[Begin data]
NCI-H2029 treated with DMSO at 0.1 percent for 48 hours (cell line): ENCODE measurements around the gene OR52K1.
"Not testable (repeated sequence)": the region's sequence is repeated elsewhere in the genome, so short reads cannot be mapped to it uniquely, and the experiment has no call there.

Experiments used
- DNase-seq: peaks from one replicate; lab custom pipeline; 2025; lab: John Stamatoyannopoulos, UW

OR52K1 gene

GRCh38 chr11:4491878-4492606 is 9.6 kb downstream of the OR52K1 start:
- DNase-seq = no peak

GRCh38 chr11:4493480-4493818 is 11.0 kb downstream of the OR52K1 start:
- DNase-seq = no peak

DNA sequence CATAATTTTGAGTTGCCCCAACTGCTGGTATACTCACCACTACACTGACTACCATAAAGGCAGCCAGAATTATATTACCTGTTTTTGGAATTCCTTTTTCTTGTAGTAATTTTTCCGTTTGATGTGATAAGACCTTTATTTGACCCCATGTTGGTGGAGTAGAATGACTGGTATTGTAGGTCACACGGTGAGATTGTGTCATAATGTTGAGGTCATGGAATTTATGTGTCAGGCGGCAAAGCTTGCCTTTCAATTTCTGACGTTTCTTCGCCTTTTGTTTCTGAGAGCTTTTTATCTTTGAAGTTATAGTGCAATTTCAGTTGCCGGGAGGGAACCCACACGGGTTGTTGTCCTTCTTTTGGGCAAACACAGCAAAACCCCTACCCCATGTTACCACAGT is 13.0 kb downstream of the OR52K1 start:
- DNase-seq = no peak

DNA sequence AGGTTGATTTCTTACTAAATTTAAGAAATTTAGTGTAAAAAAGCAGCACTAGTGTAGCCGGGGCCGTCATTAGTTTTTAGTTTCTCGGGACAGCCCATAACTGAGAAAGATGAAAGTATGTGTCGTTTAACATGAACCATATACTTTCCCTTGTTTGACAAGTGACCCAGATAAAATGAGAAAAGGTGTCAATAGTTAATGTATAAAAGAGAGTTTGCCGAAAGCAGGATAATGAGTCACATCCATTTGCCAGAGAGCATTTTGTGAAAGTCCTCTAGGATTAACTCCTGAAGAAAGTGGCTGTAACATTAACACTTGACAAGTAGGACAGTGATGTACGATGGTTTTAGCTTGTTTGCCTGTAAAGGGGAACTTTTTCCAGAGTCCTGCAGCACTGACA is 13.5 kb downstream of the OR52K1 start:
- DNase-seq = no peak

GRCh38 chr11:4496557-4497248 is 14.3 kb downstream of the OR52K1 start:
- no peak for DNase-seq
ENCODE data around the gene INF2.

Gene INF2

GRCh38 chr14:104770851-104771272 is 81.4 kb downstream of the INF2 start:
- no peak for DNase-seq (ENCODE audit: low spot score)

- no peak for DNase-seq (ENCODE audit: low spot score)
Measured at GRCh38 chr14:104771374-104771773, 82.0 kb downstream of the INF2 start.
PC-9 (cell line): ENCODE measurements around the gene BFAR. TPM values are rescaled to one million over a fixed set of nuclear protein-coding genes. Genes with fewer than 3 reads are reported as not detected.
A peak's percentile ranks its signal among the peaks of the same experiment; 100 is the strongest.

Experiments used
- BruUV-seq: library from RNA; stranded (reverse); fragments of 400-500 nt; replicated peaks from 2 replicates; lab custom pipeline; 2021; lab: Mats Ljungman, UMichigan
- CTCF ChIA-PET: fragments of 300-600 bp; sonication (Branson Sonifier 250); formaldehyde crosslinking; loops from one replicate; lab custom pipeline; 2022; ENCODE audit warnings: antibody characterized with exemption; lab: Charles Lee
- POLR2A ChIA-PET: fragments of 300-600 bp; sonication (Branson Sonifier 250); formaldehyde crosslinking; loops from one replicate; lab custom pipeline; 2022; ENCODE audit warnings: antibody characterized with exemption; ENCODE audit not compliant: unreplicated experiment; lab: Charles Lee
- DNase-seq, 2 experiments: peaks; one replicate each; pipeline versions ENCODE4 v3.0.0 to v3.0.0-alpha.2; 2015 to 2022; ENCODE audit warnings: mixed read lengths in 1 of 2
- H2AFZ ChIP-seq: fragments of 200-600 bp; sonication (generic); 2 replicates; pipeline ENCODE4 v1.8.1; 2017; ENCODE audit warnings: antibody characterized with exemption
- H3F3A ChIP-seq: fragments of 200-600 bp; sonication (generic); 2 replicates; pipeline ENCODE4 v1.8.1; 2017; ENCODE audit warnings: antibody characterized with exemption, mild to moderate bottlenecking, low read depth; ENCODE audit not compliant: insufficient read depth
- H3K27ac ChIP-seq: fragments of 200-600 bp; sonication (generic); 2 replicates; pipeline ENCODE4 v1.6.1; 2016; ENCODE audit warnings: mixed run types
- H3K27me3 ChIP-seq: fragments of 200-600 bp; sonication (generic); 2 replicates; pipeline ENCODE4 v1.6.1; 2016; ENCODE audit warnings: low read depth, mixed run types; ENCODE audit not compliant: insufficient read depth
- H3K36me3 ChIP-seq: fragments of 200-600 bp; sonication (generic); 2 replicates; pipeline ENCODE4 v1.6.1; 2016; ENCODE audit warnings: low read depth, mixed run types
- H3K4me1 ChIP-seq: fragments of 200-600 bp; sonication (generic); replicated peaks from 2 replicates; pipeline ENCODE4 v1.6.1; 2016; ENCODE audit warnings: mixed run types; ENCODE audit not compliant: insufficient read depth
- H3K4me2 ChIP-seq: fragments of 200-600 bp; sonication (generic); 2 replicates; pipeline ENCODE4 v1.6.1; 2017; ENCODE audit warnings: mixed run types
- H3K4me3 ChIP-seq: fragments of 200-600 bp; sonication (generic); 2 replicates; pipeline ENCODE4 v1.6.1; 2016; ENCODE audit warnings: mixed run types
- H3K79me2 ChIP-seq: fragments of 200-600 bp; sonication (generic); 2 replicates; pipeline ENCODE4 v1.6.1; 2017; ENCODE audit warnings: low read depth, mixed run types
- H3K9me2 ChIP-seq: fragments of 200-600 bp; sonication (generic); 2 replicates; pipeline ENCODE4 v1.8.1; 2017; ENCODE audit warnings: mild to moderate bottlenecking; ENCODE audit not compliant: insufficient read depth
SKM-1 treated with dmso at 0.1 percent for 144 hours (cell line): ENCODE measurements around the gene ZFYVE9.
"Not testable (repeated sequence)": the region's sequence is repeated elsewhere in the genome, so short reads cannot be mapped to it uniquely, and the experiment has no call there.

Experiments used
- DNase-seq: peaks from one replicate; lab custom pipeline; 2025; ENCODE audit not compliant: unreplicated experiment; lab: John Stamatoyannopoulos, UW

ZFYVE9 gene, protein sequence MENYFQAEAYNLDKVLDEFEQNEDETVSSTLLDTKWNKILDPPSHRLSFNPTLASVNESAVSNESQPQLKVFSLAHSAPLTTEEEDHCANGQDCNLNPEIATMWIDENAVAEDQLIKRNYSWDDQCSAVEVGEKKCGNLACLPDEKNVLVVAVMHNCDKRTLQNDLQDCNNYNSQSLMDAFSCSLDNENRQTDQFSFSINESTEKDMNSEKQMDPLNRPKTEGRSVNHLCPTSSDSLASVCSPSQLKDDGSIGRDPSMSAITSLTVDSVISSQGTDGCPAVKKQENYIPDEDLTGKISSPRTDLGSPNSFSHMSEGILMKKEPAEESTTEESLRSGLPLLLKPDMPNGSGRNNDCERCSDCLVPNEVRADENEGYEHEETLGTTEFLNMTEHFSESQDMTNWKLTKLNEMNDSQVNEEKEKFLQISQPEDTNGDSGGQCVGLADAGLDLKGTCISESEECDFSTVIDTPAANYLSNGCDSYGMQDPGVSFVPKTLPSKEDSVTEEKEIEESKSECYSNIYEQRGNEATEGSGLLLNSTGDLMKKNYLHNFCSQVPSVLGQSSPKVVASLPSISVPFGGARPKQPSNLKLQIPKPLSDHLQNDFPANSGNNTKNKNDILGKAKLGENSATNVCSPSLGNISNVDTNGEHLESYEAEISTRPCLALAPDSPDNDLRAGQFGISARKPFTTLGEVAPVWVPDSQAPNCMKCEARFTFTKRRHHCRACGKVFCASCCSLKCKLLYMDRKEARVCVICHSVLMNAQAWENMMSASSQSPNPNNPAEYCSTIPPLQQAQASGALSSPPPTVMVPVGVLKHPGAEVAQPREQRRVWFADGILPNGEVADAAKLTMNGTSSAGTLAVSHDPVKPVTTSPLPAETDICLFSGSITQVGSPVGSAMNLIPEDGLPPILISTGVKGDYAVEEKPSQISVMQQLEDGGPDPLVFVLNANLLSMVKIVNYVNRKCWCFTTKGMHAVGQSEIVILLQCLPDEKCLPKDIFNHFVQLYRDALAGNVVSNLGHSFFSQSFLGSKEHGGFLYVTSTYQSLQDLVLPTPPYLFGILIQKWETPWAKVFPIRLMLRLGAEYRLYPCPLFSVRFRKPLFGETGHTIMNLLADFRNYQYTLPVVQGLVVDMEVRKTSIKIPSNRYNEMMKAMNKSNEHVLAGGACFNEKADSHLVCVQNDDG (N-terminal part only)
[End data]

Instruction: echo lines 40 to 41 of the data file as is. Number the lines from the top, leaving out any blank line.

"Not testable (repeated sequence)": the region's sequence is repeated elsewhere in the genome, so short reads cannot be mapped to it uniquely, and the experiment has no call there.

Experiments used